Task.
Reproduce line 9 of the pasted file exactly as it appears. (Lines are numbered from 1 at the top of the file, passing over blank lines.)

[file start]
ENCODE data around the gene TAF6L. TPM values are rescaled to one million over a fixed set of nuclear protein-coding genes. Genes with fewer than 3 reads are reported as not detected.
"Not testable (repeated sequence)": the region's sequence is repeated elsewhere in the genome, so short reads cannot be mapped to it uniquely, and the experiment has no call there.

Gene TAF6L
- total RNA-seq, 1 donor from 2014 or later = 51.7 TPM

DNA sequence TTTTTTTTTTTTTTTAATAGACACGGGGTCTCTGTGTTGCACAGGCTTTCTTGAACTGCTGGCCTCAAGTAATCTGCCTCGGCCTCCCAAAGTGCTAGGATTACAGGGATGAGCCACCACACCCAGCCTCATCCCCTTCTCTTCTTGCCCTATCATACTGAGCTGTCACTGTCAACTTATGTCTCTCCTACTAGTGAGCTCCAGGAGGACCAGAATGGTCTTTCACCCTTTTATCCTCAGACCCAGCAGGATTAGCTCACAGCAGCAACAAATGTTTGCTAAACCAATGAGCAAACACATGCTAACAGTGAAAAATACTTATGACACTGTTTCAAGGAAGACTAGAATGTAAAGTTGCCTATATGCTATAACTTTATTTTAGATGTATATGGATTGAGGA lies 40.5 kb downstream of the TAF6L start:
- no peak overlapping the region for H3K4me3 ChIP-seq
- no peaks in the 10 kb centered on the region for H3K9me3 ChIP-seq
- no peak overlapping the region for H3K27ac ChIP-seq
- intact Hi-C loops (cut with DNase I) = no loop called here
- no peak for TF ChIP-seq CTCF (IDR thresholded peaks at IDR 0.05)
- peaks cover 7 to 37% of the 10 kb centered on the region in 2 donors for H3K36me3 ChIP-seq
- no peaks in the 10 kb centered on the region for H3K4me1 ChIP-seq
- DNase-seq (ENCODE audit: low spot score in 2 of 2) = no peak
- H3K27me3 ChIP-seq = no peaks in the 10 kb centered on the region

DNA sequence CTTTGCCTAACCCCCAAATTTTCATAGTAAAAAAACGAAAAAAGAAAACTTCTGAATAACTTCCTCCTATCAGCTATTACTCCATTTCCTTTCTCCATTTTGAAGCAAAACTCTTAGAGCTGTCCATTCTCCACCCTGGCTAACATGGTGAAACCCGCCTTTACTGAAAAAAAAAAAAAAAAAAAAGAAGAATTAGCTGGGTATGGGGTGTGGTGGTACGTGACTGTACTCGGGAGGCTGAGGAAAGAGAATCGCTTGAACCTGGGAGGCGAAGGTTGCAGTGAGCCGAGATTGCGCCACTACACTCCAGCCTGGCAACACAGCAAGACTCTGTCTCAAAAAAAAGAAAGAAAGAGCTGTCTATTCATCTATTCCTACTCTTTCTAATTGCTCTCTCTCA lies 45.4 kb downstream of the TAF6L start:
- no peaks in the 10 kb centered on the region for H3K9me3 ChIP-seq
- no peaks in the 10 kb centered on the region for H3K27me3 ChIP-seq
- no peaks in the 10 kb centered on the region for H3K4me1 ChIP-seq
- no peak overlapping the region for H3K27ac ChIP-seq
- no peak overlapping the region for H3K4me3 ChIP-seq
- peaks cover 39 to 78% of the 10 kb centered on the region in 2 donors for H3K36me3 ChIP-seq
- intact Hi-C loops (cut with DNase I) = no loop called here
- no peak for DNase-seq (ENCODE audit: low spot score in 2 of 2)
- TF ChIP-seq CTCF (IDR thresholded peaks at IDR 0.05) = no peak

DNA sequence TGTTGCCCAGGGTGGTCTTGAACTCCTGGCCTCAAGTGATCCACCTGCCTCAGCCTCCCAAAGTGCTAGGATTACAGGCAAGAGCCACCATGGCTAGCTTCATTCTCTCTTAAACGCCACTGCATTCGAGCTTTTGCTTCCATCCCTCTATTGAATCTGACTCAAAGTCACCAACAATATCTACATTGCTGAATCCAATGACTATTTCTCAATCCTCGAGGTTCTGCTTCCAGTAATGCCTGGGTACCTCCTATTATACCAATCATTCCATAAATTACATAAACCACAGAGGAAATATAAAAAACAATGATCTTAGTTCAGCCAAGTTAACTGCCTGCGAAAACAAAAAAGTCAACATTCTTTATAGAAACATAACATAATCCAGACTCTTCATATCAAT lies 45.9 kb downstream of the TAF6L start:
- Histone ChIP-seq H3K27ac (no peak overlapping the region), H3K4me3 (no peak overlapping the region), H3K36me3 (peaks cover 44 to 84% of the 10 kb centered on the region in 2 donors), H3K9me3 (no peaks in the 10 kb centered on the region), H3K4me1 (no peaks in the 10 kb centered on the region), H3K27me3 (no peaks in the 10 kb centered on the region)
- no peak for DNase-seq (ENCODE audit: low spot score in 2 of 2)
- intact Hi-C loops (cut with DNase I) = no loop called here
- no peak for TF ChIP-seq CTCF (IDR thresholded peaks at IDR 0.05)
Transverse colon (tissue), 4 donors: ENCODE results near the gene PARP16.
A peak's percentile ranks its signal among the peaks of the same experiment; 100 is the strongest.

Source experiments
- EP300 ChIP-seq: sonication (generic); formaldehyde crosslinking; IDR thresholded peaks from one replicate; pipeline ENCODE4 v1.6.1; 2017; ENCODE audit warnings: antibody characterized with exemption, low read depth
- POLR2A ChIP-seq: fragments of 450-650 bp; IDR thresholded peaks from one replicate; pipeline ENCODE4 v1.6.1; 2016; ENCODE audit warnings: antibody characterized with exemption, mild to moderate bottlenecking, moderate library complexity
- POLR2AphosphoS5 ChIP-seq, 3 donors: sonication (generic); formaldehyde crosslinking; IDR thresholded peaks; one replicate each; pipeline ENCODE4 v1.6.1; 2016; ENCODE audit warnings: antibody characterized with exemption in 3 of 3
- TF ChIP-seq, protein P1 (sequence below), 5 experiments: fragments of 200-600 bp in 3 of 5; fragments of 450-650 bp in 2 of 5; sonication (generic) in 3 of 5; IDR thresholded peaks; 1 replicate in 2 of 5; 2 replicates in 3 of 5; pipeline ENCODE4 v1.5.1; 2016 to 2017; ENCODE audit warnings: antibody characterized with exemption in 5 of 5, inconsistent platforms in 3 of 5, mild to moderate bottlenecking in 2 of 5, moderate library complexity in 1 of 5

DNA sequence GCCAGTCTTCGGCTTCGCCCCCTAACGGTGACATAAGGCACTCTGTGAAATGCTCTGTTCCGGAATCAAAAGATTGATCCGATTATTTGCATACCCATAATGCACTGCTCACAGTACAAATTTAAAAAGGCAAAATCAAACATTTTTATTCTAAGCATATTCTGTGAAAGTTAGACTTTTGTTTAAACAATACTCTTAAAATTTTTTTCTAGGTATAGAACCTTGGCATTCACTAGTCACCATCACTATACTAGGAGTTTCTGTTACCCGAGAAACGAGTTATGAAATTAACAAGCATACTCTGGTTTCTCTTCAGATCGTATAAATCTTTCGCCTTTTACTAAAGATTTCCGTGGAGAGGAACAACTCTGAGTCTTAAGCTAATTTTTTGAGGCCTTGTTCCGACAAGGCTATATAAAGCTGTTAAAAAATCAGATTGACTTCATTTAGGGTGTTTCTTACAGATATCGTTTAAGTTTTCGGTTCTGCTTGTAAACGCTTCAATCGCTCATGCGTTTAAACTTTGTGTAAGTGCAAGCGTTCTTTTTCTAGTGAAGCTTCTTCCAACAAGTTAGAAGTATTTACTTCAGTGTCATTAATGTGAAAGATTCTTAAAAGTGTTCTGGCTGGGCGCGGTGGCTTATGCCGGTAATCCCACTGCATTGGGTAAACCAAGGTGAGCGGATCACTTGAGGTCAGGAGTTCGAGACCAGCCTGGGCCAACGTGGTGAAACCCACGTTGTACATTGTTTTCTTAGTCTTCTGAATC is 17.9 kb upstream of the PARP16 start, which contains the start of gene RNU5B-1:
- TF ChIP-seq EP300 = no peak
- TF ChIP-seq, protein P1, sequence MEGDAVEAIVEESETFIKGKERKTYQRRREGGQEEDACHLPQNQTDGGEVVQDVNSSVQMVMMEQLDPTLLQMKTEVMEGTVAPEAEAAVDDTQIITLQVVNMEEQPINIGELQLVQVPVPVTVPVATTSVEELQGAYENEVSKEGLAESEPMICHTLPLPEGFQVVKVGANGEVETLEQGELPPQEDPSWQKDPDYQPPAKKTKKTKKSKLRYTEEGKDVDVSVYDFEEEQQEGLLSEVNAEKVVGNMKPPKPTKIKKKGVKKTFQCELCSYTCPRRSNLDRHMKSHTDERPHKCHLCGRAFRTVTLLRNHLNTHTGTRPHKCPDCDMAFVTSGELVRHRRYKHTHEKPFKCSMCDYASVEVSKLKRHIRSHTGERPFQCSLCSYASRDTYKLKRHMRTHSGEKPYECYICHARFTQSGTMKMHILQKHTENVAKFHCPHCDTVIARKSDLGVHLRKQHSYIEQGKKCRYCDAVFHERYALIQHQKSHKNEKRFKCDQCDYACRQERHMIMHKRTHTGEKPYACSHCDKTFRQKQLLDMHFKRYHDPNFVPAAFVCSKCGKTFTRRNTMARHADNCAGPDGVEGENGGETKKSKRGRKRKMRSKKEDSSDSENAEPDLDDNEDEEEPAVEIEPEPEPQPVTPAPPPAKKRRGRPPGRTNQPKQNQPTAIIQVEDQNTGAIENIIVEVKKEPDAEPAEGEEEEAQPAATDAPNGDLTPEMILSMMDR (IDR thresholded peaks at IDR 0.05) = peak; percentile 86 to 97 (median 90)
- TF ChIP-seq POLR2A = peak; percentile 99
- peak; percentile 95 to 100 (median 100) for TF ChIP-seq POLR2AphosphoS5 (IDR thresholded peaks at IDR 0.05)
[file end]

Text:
- intact Hi-C loops (cut with DNase I) = no loop called here